Recall in the article, Investment Tips we can Learn from Pablo Escobar, we talked about the importance of diversification in your long-term approach to investing. In order to spread out your risk and maximize your returns, you break up your portfolio into different asset classes. In today’s article, I’m going to be discussing another important long-term approach called rebalancing.
As an investor, you are going to select a certain asset allocation that aligns with your goals and risk tolerance. Let’s take a look at an example of one below.
Bob took a great deal of time to put this asset allocation together. Now he is ready to put it on autopilot and let his investments start to make him money while he sleeps! What Bob doesn’t realize is that his asset allocation can greatly change as time goes by. Sometimes this can be years, other times it can be as short as a couple of months. Let’s look at Bob’s asset allocation after two years. Remember, keep in mind that he hasn’t touched it during this time.
Whoa! So as you can see, Bob’s percentage in stocks jumped by almost 20%! My guess is that this is way more risk than he would like to take on at this point. How does this happen? Remember some asset classes will overperform in certain economic conditions and others will underperform. Looking at these charts we can see that in the past two years, stocks have overperformed and bonds have underperformed causing Bob’s portfolio to shift. Even though this might have been a lucrative shift for Bob, it has taken him out of his target asset allocation. Bob is now taking on more risk than he is comfortable with and it could greatly hurt his portfolio in the future. This is where rebalancing comes into play.
Rebalancing is simply looking at your portfolio once or twice a year to make sure your asset allocation is still in line with your goals. Think about if Bob’s portfolio is now 71% in stocks and the market goes into a recession like 2008. Bob could see a significant part of his portfolio drop!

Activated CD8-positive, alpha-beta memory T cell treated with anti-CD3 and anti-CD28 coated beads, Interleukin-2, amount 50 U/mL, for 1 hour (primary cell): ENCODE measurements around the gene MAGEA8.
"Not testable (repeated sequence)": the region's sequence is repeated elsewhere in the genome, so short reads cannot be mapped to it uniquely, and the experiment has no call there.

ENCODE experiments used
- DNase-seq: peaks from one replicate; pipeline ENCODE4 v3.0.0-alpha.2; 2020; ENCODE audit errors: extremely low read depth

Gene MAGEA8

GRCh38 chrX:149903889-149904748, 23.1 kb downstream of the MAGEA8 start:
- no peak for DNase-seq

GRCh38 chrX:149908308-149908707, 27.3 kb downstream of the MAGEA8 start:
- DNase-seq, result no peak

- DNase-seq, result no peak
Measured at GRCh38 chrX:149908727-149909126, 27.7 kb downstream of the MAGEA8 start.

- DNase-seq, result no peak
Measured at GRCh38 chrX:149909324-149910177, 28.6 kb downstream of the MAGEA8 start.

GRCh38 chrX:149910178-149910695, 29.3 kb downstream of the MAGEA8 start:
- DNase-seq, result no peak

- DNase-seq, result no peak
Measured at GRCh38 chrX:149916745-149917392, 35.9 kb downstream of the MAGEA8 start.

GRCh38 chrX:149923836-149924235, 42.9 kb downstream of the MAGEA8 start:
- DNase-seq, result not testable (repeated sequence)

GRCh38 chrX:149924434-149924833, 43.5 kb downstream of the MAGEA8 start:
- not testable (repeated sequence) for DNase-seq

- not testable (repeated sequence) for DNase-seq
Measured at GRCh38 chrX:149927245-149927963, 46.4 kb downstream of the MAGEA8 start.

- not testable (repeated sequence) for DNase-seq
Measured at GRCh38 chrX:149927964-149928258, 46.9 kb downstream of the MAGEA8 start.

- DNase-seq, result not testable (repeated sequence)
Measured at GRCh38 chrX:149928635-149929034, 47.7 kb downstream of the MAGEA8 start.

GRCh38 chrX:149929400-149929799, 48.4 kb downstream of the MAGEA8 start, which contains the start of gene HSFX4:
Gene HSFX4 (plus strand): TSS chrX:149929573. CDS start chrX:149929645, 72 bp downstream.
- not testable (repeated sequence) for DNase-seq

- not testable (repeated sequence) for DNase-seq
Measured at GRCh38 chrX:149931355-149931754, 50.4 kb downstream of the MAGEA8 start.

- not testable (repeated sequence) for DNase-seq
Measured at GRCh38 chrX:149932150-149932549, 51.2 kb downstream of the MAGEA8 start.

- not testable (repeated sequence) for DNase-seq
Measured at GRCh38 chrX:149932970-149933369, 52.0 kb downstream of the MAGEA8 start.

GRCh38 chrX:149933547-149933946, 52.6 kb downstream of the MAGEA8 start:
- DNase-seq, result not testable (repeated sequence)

I like to think of rebalancing like the typical fitness minded athlete. There is always a constant struggle between being more muscular and being leaner. The more you want to put on muscle you begin to do less cardio and eat more. On the other end, when you want to be leaner, you start to do more cardio and eat less. Let’s take a look at Dom’s current fitness asset allocation. Dom’s goal right now is to slowly put on muscle while staying lean.
Dom starts to get complacent with slowly building muscle while staying lean. He wants to get stronger quicker! Slowly over time, his fitness asset allocation begins to change.
So much for the lean bulk! Now Dom has put on way more body fat than he would like and the steroids are giving him some serious backnee. Dom has gotten away from his goals. He needs to rebalance his fitness portfolio if he wants to get back on track!
Putting your account on autopilot does not mean that you can neglect it completely. If we want to maximize our returns and meet our financial goals, we need to make sure our asset allocation stays on track. I don’t think looking at your portfolio twice a year is too much to ask!
Homework: If you have a self-directed account now, think back to when you looked into how it is allocated. Make a note on your calendar to set some time aside twice a year to go over your long-term approach.